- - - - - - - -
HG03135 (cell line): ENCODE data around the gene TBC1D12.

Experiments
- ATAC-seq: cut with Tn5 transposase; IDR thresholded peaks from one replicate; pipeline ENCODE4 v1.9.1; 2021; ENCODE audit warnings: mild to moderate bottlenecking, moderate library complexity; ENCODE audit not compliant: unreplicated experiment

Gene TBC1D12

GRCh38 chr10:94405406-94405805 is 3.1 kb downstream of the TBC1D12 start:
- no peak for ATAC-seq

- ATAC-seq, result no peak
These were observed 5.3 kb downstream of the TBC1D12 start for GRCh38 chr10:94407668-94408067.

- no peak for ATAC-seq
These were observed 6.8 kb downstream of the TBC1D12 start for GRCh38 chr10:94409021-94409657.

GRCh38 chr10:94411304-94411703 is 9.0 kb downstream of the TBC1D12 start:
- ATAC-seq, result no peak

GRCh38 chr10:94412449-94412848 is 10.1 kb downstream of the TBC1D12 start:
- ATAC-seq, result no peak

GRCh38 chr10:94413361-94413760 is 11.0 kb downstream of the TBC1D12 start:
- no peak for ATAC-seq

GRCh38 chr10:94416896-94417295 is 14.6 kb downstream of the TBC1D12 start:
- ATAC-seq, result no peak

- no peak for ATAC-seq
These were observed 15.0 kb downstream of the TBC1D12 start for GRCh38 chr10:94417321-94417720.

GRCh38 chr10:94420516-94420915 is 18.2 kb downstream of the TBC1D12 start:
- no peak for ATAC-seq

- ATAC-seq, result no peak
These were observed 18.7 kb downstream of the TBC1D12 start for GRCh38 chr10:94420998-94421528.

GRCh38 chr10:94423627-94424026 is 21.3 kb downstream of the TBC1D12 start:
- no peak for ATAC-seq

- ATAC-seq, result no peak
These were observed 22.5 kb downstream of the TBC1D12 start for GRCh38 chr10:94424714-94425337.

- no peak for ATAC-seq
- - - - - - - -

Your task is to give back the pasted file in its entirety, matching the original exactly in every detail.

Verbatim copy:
HG03135 (cell line): ENCODE data around the gene TBC1D12.

Experiments
- ATAC-seq: cut with Tn5 transposase; IDR thresholded peaks from one replicate; pipeline ENCODE4 v1.9.1; 2021; ENCODE audit warnings: mild to moderate bottlenecking, moderate library complexity; ENCODE audit not compliant: unreplicated experiment

Gene TBC1D12

GRCh38 chr10:94405406-94405805 is 3.1 kb downstream of the TBC1D12 start:
- no peak for ATAC-seq

- ATAC-seq, result no peak
These were observed 5.3 kb downstream of the TBC1D12 start for GRCh38 chr10:94407668-94408067.

- no peak for ATAC-seq
These were observed 6.8 kb downstream of the TBC1D12 start for GRCh38 chr10:94409021-94409657.

GRCh38 chr10:94411304-94411703 is 9.0 kb downstream of the TBC1D12 start:
- ATAC-seq, result no peak

GRCh38 chr10:94412449-94412848 is 10.1 kb downstream of the TBC1D12 start:
- ATAC-seq, result no peak

GRCh38 chr10:94413361-94413760 is 11.0 kb downstream of the TBC1D12 start:
- no peak for ATAC-seq

GRCh38 chr10:94416896-94417295 is 14.6 kb downstream of the TBC1D12 start:
- ATAC-seq, result no peak

- no peak for ATAC-seq
These were observed 15.0 kb downstream of the TBC1D12 start for GRCh38 chr10:94417321-94417720.

GRCh38 chr10:94420516-94420915 is 18.2 kb downstream of the TBC1D12 start:
- no peak for ATAC-seq

- ATAC-seq, result no peak
These were observed 18.7 kb downstream of the TBC1D12 start for GRCh38 chr10:94420998-94421528.

GRCh38 chr10:94423627-94424026 is 21.3 kb downstream of the TBC1D12 start:
- no peak for ATAC-seq

- ATAC-seq, result no peak
These were observed 22.5 kb downstream of the TBC1D12 start for GRCh38 chr10:94424714-94425337.

- no peak for ATAC-seq